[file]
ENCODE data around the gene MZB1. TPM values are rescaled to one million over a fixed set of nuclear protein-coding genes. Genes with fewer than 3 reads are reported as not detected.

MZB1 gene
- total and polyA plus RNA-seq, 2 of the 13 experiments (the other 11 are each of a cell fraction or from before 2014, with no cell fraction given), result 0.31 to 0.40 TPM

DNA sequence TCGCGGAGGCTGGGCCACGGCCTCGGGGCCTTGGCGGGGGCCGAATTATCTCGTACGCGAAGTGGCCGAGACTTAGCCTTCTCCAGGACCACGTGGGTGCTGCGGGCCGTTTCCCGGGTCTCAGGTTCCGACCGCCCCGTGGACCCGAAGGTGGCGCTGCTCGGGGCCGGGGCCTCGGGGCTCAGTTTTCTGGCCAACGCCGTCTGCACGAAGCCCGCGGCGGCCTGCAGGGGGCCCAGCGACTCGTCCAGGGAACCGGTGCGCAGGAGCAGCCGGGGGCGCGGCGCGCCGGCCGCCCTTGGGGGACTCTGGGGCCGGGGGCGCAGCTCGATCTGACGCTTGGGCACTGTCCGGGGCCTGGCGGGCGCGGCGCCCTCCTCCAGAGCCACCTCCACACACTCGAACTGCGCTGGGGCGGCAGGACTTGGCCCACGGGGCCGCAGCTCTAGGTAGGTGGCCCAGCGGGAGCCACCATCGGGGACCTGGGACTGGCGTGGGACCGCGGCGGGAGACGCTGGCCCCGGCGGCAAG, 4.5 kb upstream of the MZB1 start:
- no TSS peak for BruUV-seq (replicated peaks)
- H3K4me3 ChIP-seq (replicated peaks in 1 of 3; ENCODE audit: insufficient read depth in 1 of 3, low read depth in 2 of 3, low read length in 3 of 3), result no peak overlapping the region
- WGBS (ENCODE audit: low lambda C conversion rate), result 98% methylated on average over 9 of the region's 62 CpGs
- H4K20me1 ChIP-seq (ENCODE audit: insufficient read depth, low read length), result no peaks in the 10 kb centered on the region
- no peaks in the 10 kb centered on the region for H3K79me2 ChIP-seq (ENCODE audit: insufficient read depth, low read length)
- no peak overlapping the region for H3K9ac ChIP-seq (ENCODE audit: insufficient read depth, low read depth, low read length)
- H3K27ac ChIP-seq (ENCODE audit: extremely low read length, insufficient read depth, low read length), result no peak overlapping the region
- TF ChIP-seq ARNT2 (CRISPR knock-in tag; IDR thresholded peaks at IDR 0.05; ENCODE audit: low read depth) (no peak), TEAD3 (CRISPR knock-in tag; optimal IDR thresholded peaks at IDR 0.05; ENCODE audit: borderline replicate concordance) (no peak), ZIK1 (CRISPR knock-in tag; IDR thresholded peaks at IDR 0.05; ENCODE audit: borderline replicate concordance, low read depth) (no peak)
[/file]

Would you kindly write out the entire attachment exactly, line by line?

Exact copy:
ENCODE data around the gene MZB1. TPM values are rescaled to one million over a fixed set of nuclear protein-coding genes. Genes with fewer than 3 reads are reported as not detected.

MZB1 gene
- total and polyA plus RNA-seq, 2 of the 13 experiments (the other 11 are each of a cell fraction or from before 2014, with no cell fraction given), result 0.31 to 0.40 TPM

DNA sequence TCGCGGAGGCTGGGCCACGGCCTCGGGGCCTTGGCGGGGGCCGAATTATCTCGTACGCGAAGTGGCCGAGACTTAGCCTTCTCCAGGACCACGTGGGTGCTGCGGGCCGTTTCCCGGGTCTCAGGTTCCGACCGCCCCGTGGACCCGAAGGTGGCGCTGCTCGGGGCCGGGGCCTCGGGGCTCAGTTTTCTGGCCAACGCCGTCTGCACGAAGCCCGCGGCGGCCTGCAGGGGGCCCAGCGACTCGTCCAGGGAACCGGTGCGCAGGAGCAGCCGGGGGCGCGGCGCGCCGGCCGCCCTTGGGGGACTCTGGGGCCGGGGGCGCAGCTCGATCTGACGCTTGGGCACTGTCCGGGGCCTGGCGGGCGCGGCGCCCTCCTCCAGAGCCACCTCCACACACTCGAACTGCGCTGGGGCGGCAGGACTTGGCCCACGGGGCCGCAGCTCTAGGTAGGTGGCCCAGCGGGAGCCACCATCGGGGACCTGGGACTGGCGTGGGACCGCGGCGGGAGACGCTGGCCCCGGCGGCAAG, 4.5 kb upstream of the MZB1 start:
- no TSS peak for BruUV-seq (replicated peaks)
- H3K4me3 ChIP-seq (replicated peaks in 1 of 3; ENCODE audit: insufficient read depth in 1 of 3, low read depth in 2 of 3, low read length in 3 of 3), result no peak overlapping the region
- WGBS (ENCODE audit: low lambda C conversion rate), result 98% methylated on average over 9 of the region's 62 CpGs
- H4K20me1 ChIP-seq (ENCODE audit: insufficient read depth, low read length), result no peaks in the 10 kb centered on the region
- no peaks in the 10 kb centered on the region for H3K79me2 ChIP-seq (ENCODE audit: insufficient read depth, low read length)
- no peak overlapping the region for H3K9ac ChIP-seq (ENCODE audit: insufficient read depth, low read depth, low read length)
- H3K27ac ChIP-seq (ENCODE audit: extremely low read length, insufficient read depth, low read length), result no peak overlapping the region
- TF ChIP-seq ARNT2 (CRISPR knock-in tag; IDR thresholded peaks at IDR 0.05; ENCODE audit: low read depth) (no peak), TEAD3 (CRISPR knock-in tag; optimal IDR thresholded peaks at IDR 0.05; ENCODE audit: borderline replicate concordance) (no peak), ZIK1 (CRISPR knock-in tag; IDR thresholded peaks at IDR 0.05; ENCODE audit: borderline replicate concordance, low read depth) (no peak)